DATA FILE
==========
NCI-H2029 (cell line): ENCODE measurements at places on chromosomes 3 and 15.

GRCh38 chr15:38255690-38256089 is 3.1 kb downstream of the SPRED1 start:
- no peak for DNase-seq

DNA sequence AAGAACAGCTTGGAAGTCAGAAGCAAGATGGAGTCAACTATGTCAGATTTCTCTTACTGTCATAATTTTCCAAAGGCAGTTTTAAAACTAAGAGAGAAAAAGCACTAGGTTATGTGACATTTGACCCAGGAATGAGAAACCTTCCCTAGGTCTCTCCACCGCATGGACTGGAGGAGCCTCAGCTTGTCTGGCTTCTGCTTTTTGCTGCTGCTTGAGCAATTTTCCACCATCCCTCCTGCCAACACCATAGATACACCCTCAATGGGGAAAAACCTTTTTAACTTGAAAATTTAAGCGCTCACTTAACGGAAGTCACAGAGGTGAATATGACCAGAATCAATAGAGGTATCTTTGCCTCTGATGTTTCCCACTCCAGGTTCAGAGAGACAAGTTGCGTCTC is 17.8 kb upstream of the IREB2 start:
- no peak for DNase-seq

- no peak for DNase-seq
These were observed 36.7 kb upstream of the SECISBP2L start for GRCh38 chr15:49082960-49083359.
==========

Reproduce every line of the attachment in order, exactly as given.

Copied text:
NCI-H2029 (cell line): ENCODE measurements at places on chromosomes 3 and 15.

GRCh38 chr15:38255690-38256089 is 3.1 kb downstream of the SPRED1 start:
- no peak for DNase-seq

DNA sequence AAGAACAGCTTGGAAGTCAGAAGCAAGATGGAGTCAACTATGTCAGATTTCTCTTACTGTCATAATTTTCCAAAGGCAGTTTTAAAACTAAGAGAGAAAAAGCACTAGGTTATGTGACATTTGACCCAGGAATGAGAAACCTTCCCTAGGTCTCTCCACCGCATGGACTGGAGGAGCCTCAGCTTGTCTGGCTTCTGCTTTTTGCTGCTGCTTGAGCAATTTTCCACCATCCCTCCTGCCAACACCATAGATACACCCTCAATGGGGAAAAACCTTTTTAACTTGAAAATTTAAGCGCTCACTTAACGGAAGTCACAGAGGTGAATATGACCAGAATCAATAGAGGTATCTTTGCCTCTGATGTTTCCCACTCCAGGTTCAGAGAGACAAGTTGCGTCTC is 17.8 kb upstream of the IREB2 start:
- no peak for DNase-seq

- no peak for DNase-seq
These were observed 36.7 kb upstream of the SECISBP2L start for GRCh38 chr15:49082960-49083359.